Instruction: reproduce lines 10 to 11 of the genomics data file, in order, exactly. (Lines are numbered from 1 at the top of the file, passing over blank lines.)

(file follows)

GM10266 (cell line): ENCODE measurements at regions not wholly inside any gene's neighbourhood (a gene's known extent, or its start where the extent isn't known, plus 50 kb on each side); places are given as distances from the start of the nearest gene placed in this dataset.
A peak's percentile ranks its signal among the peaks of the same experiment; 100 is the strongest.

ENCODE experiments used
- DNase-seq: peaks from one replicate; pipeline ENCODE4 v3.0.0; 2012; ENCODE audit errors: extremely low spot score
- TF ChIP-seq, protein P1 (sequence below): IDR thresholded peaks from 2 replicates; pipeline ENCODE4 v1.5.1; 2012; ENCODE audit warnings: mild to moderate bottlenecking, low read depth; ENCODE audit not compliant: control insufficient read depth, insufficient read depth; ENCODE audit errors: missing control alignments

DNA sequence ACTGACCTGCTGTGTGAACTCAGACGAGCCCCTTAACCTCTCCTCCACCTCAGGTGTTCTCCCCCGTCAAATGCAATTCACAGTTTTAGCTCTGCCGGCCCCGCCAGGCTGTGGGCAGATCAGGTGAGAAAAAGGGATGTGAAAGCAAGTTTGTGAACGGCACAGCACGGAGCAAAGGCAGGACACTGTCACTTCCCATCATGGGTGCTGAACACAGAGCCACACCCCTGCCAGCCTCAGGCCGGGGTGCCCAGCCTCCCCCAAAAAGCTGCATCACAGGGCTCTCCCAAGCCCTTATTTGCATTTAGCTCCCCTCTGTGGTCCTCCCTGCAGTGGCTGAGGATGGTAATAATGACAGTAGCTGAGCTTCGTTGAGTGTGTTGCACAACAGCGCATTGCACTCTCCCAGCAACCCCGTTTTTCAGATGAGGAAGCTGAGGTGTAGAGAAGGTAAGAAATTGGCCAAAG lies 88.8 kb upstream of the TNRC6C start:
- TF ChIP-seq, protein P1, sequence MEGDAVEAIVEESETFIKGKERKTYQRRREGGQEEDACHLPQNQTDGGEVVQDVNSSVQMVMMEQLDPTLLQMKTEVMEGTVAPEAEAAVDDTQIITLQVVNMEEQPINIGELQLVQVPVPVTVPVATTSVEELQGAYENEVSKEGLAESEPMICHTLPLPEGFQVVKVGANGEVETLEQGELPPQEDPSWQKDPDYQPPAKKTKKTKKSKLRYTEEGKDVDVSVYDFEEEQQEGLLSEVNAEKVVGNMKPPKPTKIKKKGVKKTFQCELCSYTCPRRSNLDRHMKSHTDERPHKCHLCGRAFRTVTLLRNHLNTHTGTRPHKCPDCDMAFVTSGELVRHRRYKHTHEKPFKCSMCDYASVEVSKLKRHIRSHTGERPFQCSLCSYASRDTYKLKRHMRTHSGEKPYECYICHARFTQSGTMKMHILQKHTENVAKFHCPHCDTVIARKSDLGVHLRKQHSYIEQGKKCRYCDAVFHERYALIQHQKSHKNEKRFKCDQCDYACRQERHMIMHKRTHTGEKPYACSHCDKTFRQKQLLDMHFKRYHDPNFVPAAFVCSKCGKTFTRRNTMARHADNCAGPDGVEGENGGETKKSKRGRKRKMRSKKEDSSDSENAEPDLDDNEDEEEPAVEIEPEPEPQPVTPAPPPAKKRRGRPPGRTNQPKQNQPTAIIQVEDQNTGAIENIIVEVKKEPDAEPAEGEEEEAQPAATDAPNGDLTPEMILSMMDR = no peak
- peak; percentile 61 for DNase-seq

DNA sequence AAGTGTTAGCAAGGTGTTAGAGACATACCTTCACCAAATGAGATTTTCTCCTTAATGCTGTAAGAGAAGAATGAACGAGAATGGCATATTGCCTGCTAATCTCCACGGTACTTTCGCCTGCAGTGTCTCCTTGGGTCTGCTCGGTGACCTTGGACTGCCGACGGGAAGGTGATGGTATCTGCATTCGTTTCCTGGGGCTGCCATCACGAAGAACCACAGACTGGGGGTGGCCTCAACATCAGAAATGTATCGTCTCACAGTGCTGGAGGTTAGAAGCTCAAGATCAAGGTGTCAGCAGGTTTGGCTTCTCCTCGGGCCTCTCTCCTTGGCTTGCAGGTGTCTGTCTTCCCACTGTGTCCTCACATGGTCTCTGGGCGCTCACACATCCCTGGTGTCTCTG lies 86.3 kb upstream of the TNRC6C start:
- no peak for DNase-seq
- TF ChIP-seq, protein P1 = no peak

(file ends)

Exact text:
- no peak for DNase-seq
- TF ChIP-seq, protein P1 = no peak